perhaps we were taking a little too much for granted assuming that the audience walks in with the relationship with the Addams family fully intact, and we didn’t appropriately reconnect the audience to the family members,” said producer Stuart Oken.

No one on the creative team has left the show or been fired, Mr. Oken said, with Phelim McDermott and Julian Crouch still listed as the directors and production designers, and Mr. Zaks billed as creative consultant.

Mr. Zaks is close to Mr. Lane, having directed him in the long-running Broadway musical revivals of Guys and Dolls in 1992 and A Funny Thing Happened on the Way to the Forum in 1996, for which Mr. Lane won the Tony Award for best actor in a musical.

The musical’s lead producers, Stuart Oken and Roy Furman have admitted that the plot needed to focus more tightly on the Addams family members and that all roles, starting with Gomez (Nathan Lane) and Morticia (Bebe Neuwirth), needed their eccentric and subversive personalities clearly established in dialogue and song before the main action of the plot begins.

 

Bebe Neuwirth and Nathan Lane 1

January 29, 2010 | 0 Comments More

Sunday Night Sondheim: *Frogs* Opening Fanfare

Frogs – “Opening Fanfare" featuring Nathan Lane

January 17, 2010 | 0 Comments More

Addams Family: An Interview with Wednesday and Lucas

An Interview with Wednesday and Lucas

(From Addams Family – the Musical)

By Timothy McGuire

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From left to right – Wesley Taylor (playing ‘Lucas’ in Addams Family) and Krysta Rodriguez (playing ‘Wednesday’)


It was fun as a fan as well as a reviewer to see how excited both Krysta Rodriguez and Wesley Taylor are to be a part of the new Addams Family Musical. The two played off each other like old friends with inside looks and slight teasing to go along with their praise of one another. Relaxed and enjoying the moment, both Krysta and Wesley expressed how much of a thrill it has been to be a part of creating an original Broadway production.

Krysta is playing The Addams Family character ‘Wednesday’, but this is not the Wednesday Addams that TV-viewers are familiar with: Wednesday is all grown up now. She is at the difficult age of eighteen where childhood and adulthood tear at you from opposite directions. As Krysta puts it, “Wednesday is torn between her bizarre family’s norms that she grew up with and her new feelings that are more in line with regular people outside of the Addams family.” She is getting softer, not mushy, and she expresses this in the beginning of the show through her song “Pulled (in the wrong direction). “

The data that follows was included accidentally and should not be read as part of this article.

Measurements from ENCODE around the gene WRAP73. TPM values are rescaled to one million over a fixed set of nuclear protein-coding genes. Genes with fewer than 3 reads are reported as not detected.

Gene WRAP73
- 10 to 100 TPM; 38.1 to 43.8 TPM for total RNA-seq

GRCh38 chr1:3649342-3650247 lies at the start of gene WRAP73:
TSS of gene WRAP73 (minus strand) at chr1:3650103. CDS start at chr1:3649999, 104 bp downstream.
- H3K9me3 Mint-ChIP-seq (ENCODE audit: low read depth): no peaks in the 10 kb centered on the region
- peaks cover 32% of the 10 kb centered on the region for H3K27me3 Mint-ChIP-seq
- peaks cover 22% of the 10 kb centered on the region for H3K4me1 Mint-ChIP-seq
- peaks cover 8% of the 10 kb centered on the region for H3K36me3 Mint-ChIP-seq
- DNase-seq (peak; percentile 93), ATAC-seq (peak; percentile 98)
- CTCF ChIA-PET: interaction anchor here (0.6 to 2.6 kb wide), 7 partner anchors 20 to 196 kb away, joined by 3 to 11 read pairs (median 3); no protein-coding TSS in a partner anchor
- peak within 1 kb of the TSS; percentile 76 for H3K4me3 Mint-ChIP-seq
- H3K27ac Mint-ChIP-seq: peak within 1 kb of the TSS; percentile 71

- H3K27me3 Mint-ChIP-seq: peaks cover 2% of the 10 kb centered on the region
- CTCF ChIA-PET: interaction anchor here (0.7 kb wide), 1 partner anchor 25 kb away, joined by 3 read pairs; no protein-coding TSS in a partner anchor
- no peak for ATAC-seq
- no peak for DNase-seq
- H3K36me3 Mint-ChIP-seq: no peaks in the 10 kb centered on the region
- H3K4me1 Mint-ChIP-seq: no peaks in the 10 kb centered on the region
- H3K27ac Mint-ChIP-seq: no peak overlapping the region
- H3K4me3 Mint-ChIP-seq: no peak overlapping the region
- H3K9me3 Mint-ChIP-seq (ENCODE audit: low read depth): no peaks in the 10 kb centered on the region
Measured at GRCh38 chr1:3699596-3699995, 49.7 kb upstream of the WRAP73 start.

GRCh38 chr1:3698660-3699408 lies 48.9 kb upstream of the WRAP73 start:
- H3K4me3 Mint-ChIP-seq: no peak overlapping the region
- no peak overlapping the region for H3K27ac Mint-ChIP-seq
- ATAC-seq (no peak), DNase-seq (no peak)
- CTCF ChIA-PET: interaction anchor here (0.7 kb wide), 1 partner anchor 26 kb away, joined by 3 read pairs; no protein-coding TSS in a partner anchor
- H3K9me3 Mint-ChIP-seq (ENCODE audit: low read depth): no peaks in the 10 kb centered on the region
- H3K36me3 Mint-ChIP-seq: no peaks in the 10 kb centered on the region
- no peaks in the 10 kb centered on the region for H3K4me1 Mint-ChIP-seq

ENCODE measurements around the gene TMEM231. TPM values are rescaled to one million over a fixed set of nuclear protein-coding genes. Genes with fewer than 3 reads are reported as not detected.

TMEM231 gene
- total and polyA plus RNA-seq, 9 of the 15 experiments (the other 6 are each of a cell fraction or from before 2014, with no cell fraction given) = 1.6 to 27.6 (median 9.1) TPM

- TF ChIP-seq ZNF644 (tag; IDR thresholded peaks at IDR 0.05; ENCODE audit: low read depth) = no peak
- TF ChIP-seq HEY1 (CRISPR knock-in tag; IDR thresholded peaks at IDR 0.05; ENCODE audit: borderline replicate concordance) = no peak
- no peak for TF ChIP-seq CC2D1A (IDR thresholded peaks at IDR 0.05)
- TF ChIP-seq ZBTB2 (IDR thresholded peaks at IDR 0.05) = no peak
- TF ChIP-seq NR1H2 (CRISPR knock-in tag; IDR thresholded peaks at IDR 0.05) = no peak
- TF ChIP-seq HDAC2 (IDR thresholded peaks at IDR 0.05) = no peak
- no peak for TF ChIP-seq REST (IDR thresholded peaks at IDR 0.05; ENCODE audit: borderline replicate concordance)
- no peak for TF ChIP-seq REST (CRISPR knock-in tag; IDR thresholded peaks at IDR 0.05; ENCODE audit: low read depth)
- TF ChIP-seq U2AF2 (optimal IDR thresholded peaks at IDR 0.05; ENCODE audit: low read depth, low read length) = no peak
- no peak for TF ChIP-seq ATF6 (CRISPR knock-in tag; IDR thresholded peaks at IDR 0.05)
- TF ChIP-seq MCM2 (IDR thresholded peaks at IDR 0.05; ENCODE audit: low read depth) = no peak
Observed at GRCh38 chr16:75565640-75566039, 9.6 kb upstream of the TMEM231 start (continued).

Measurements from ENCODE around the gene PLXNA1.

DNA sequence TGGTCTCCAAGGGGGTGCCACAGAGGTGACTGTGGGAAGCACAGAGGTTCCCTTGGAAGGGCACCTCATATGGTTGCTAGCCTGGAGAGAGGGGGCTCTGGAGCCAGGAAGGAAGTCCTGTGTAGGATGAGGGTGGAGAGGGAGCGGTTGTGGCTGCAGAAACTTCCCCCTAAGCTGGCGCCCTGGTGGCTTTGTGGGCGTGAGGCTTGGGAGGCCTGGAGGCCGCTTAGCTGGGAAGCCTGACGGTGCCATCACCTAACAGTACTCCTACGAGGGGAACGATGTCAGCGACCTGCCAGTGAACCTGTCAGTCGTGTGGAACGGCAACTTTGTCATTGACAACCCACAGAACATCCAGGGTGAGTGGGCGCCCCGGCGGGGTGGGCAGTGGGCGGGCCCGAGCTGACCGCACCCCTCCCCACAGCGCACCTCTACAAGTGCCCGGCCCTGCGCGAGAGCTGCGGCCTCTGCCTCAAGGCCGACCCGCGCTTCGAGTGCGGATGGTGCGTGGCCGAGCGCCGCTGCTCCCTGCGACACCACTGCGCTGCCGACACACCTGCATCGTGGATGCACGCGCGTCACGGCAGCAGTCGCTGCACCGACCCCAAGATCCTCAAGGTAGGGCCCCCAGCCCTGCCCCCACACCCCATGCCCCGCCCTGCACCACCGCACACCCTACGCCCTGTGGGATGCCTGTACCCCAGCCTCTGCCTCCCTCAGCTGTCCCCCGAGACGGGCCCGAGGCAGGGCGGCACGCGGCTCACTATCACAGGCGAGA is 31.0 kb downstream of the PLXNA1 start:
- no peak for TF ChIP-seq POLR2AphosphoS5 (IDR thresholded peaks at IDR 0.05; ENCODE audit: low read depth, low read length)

After Wednesday’s song we meet Lucas Beineke (Wesley Taylor), the boy from school that Wednesday is dating, and this introduces the storyline of the musical. When Lucas Beineke’s parents (your average American Mom and Dad) meet the spooky outrageous Addams family when they get together for dinner at the Addams’ mansion, madness ensues.

Wesley Taylor will be originating a brand new character in his role as Lucas. Wesley auditioned multiple times for the original role of Lucas, without being cast. So when he was not asked to be a part of the first public reading, he assumed that he did not get the part. Something changed after his performance in the successful Broadway production of Rock of Ages. He was again asked to audition and this time he got the part. Telling that story, Wesley admits that he was rather frustrated, and did not understand why he had to read again when they were going to go another way – but in the end it just made his getting the part that much sweeter. With a smile stretching across his face, Wesley acknowledges how lucky he is to encounter the challenges and rollercoaster processes of creating a brand new role within a brand new musical.

Both Wesley and Krysta tell a story, literally interchanging sentences and checking with each other for confirmation, about a day in rehearsal when the show’s composer and lyricist, Andrew Lippa, called Wesley over to his piano and played a song he was currently working on. They started playing a duet together, and Wesley tells me that he was so excited and knew this show was going to be a big original hit. “They were both totally freaking out” interjects Wednesday.

Krysta and Wesley have said that they have had no choice but to become good friends, which is understandable when you work with someone all day everyday. They have been enjoying their free time together in Chicago, eating a lot as both of them will admit. Actually the topic of food brought some big smiles and elbow pokes from both Krysta and Wesley which made me ask where they have been dining out. It appears our good old Chicago style hotdogs are on top of their list.

Go see The Addams Family. (★★★ – our review here)

addamsfamily6Left to right: Krysta Rodriguez, playing Wednesday, and Bebe Neuwirth (Mortisha)

 

addamsfamily3Left to right: Wesley Taylor (Lucas Beineke), Carolee Carmello (Mrs. Beineke) and Nathan Lane (Gomez Addams).

December 22, 2009 | 0 Comments More

REVIEW: “The Addams Family – The Musical”

Sizzling Cast – Lukewarm Story